Welcome to the weekly macroeconomic round-up, where we spotlight a few of the most significant events in the last few weeks.
UK inflation hits a 40-year high
UK inflation as measured by CPI reached 9.0% in April, a 40-year high but slightly below consensus estimates of 9.1%. As expected, the largest driver of this was the 54% increase in the energy price cap to reflect the substantial increase in wholesale gas prices, which contributing 2.5% to the overall level. However, there were also increases in the price of food, restaurants and hotels and recreation. Core inflation, which strips out energy prices, rose to 6.2% year-on-year, up from 5.7% in March.
Whilst April marked the first month for some time that inflation did not surprise to the upside, the price pressures felt by consumers are not abating, and may indeed worsen if the energy price cap is raised again in October. The 2.5% increase from March is in itself larger than the 2.0% annual change that the Bank of England targets. Given that the Bank had forecast a 9.1% rise in April and baked this into its projection that inflation will peak above 10% by the end of the year, it seems unlikely that this slight miss will alter the Bank’s dovish sentiment.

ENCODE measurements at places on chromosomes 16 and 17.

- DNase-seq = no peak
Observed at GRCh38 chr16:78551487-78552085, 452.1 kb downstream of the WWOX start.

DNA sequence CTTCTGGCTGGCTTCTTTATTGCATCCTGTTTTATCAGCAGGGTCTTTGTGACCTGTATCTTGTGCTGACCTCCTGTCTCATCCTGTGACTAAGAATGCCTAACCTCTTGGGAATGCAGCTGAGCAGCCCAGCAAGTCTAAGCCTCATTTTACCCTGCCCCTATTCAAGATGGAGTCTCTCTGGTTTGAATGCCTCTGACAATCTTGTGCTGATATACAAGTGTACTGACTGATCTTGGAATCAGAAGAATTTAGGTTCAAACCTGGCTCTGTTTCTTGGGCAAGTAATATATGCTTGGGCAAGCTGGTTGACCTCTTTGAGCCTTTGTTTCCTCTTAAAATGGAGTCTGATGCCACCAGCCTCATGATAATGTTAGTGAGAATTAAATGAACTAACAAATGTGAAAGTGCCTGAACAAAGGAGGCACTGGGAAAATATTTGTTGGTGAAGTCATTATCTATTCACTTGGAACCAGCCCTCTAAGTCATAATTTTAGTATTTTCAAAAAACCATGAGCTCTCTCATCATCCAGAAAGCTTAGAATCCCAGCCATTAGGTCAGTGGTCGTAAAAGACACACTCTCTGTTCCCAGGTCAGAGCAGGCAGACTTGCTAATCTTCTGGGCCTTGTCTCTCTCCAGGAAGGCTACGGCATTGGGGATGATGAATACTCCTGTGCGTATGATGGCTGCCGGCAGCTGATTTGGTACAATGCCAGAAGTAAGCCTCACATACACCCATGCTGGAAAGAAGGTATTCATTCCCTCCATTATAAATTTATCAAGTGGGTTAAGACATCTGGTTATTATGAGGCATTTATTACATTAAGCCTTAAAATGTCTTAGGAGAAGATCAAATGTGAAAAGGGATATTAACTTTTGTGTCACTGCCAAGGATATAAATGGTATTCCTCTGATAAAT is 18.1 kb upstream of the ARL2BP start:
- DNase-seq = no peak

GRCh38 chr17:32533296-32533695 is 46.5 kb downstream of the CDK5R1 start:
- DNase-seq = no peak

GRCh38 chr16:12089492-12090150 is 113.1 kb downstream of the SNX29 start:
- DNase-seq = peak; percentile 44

In May, UK household confidence fell to an all-time low, as measured by the GfK sentiment survey. Whilst retail sales data is 4.8% above the pre-COVID levels seen in February 2020, aside from auto fuel it has stagnated over the past eight months, adding to concerns of an impending recession.
It was another volatile week in markets with the S&P 500 briefly falling into bear market territory and ending the week down 3%. Companies that slashed earnings forecasts, such as US retailer Target, were punished by investors fearful of the prolonged impact of inflation on consumer sales.
Bonds also had a negative week, particularly longer-dated government bonds, with over 10-year gilts down 2.1% as measured by the BAML 10+ year benchmark
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